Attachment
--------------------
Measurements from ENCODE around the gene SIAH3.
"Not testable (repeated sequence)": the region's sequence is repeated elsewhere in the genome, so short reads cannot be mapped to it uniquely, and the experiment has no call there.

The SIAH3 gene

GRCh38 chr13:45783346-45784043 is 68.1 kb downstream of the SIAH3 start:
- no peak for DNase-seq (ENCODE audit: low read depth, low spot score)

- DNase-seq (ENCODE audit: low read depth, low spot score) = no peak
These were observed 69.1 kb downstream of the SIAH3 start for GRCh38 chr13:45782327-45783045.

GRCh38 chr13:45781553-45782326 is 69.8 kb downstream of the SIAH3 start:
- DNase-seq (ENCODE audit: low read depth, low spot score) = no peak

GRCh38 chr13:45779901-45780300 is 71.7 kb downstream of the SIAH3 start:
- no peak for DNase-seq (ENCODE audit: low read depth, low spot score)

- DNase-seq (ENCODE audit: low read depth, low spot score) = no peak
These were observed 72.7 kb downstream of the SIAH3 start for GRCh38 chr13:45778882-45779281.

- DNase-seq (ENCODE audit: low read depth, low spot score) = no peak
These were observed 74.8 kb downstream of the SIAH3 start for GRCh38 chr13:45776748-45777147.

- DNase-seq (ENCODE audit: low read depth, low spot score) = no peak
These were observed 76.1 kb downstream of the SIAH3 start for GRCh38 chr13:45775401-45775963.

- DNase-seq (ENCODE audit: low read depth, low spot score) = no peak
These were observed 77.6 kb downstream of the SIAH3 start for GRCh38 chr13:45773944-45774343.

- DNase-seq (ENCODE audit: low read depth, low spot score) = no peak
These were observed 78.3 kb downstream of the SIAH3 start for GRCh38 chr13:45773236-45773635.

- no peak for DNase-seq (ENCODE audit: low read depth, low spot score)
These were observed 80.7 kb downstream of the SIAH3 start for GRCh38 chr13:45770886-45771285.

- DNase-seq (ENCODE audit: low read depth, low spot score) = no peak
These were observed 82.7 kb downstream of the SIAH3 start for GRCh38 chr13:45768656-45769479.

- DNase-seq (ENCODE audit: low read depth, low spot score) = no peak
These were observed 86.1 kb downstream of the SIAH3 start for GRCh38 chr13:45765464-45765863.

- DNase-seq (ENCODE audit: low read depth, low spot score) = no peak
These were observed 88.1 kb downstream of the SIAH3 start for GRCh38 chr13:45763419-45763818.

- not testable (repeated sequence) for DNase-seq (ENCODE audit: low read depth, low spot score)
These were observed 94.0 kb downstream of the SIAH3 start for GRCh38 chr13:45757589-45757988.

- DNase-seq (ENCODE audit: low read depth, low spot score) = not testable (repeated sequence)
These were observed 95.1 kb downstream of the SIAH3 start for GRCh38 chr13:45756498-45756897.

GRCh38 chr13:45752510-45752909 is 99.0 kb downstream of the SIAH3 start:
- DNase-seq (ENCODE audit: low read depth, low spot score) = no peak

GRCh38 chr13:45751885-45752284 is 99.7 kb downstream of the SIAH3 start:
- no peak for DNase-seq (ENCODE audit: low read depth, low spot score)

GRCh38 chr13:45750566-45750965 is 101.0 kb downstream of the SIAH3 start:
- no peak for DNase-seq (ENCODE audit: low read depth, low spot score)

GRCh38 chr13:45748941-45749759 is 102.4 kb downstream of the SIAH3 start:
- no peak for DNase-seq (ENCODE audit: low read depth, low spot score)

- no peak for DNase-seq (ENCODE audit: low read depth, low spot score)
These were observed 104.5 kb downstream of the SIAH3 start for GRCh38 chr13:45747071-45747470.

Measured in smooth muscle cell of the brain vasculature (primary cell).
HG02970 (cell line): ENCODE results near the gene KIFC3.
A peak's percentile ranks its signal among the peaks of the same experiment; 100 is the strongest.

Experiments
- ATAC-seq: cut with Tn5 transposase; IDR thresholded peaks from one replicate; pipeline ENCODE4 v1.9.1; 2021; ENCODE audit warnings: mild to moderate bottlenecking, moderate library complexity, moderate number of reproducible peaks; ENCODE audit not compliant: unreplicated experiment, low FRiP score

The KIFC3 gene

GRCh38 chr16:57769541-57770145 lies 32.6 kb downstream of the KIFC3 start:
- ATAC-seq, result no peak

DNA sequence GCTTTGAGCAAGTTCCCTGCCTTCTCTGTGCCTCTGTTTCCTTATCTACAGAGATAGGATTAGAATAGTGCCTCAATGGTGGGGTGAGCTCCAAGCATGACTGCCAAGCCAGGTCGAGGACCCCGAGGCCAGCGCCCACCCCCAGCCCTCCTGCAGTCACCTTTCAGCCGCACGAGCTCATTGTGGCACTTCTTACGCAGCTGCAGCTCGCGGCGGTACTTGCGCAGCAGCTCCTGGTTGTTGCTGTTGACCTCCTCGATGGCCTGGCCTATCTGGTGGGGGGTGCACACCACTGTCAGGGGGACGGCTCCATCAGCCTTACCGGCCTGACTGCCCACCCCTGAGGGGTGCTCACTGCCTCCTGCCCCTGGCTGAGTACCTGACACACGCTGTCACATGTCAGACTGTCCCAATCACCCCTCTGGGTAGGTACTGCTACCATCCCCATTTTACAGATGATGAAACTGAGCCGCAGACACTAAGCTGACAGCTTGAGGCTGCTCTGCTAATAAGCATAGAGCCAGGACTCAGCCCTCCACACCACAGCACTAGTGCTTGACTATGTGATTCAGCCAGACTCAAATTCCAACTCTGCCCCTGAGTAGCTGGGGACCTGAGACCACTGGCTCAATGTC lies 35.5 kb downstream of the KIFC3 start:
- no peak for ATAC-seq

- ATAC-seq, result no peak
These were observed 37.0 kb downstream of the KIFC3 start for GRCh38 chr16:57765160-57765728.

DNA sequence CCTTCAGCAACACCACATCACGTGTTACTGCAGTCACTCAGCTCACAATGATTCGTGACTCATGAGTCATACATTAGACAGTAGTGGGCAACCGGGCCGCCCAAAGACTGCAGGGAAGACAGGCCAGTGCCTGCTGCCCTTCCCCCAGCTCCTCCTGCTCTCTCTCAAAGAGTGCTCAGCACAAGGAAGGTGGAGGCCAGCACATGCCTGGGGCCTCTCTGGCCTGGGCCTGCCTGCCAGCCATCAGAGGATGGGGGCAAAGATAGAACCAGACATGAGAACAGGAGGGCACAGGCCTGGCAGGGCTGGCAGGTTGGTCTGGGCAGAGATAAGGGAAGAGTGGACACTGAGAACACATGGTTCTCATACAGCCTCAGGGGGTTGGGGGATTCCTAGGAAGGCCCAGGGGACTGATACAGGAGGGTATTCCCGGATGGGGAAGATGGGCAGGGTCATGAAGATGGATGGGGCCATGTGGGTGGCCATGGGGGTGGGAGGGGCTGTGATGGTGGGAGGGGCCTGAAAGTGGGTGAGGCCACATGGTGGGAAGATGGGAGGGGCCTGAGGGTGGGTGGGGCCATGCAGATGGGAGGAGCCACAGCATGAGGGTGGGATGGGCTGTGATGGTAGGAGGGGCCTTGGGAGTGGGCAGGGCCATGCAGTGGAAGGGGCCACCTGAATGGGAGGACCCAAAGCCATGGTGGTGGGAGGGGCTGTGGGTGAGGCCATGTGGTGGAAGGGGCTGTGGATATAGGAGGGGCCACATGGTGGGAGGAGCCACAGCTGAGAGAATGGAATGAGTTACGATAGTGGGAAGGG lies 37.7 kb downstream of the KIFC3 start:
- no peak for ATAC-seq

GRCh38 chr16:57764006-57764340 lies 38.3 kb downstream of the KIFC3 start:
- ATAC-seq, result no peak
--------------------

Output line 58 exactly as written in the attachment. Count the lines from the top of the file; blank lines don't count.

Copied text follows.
GRCh38 chr16:57764006-57764340 lies 38.3 kb downstream of the KIFC3 start: